A report released earlier this month by the Oklahoma Policy Institute offers policymakers in the Sooner State several ideas for negotiating one of the fundamental tensions in state fiscal policy: the inclusion of groceries in a state's sales tax base. On the one hand, including groceries in the base is consistent with the notion that the base for any tax should be as broad as possible. Including groceries in the sales tax base also generates considerable revenue -- in Oklahoma, doing so yielded over $300 million in 2007. On the other hand, taxing groceries is highly regressive. The poorest twenty percent of Oklahomans paid two and a half times as much in grocery taxes, relative to their incomes, as middle income taxpayers in 2007.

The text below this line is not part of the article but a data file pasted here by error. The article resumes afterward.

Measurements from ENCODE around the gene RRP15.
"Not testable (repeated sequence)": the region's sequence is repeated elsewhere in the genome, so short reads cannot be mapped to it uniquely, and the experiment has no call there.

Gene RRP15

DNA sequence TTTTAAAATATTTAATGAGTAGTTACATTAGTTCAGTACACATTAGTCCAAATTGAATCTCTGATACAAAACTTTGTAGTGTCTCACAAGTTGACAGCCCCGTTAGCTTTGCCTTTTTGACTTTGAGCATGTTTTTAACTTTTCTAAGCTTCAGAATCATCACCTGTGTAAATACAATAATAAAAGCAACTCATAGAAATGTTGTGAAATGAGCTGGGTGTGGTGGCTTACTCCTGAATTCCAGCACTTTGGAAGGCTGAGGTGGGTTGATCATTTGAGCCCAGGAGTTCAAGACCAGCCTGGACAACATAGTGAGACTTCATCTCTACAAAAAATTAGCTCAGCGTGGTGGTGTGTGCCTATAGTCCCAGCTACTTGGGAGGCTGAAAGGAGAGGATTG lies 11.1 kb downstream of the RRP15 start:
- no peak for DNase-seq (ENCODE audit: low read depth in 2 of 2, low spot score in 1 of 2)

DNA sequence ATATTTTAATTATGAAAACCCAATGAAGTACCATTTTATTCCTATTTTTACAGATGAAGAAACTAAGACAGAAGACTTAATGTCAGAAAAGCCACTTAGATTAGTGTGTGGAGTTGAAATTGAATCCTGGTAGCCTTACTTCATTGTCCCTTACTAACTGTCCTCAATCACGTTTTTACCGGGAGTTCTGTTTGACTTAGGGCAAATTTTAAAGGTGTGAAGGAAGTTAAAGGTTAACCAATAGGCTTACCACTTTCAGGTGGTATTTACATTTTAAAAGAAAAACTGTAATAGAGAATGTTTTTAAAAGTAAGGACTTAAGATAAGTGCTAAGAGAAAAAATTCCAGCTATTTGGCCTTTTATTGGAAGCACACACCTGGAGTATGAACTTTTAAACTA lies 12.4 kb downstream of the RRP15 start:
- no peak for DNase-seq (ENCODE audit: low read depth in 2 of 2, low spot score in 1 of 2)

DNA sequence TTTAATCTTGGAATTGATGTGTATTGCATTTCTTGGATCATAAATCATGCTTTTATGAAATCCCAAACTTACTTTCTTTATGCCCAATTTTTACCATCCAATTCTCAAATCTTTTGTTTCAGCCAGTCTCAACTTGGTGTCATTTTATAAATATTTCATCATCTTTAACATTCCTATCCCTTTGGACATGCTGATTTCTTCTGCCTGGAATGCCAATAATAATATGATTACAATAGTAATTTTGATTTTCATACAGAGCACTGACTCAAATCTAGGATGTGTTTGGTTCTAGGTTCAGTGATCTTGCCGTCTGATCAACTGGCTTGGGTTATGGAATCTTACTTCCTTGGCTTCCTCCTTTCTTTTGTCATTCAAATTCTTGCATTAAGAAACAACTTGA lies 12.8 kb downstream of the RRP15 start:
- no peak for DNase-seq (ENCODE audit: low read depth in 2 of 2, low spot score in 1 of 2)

Rather than removing groceries from the sales tax base altogether, OK Policy observes that policymakers could expand the state's existing "grocery tax credit," either by raising the value of the credit itself or extending it to additional taxpayers. Such a change would be in line with the recommendations of last year's Oklahoma Task Force on Hunger. To see more of the Oklahoma Policy Institute's work, visit www.okpolicy.org.